So I did a bit more testing on foam core prop stuff.
First off, the original test part. It was (as you might recall) was done on a small hunk of foam with two layers of cloth. Now, the two layers was enough to make ot pretty sturdy, but I decided to add two more layers: and that thing is rock solid now. I think I could get away with three...but overkill!
Anyways, the reason I bring this up is that I was able to add more cloth to the test piece without ruining the part (ie, making more ripples in it inadvertently). This means that if you put too little onto the foam core, then melt out the foam core, you can still add more to the part without ruing the shape you may have had with the foam core there!
Second off, I did more testing on melting the foam core. I wanted to try and cheapen the cost of the melting by seeing is a diluted mixture would still work. Short answer: it doesn't. I first tried a 1:1 water/acetone mix (which I have in a spray bottle for Percy [my 3D printer]). This literally didn't do anything but make the room smell like nail polish remover and make the foam wet. Next was a 1:2 water to acetone mix. This did a bit more, but not enough to actually be useful. So, Short and skinny of it: you'll be better off sticking with a 100% acetone mixture.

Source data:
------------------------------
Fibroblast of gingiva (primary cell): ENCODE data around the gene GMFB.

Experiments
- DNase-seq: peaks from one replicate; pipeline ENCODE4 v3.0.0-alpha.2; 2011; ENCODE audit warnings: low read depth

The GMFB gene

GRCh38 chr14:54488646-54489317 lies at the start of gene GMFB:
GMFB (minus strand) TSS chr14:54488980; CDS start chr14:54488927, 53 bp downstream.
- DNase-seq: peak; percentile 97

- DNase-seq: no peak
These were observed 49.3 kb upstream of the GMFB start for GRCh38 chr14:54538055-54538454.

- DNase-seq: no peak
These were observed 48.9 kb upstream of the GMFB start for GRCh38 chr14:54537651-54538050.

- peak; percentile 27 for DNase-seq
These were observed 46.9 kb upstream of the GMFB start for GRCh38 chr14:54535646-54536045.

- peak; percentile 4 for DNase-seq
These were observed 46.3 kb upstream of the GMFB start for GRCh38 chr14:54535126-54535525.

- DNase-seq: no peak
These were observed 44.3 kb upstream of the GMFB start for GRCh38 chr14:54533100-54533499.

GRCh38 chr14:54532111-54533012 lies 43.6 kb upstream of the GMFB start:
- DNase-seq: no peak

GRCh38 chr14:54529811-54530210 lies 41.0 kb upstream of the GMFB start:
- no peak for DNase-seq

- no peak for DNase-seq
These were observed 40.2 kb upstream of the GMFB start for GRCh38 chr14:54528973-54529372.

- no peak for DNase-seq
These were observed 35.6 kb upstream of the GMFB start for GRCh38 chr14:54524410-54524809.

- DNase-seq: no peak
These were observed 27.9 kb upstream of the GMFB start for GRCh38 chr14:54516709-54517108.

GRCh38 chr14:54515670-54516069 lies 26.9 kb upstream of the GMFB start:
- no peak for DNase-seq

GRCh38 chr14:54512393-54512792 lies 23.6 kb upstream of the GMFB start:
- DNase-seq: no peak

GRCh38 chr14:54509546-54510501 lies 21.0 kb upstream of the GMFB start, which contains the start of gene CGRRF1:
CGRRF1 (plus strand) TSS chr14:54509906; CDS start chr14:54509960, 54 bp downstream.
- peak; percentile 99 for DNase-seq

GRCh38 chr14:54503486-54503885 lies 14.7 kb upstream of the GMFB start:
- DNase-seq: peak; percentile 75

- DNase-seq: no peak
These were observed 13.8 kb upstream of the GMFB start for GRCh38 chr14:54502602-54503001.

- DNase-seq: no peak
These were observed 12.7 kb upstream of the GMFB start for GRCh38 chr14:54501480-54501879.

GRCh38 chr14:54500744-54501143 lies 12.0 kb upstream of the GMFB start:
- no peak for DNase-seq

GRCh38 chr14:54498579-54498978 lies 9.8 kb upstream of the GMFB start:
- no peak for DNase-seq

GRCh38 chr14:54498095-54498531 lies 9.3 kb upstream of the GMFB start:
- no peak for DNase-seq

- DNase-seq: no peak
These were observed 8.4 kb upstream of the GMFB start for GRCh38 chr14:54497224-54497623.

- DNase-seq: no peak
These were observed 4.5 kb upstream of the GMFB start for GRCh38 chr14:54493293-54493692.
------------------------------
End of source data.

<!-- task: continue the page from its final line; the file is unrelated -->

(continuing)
Which brings me to the last point on this last run of tests: straight acetone will get...cloudy. I'm sure that you can only use so much acetone on the foam before the 'melted' foam inside the acetone ruins the acetone's ability to eat at the foam. However, at this time, I don't think this is a massive issue as the acetone pot I've been using is a 8oz jar, and the foam bits dissolved inside that pot look like a pinch of blue sea salt. I'll probably do more tests on this to see just how much foam I can melt into an 8oz jar before it [acetone] can't melt no more.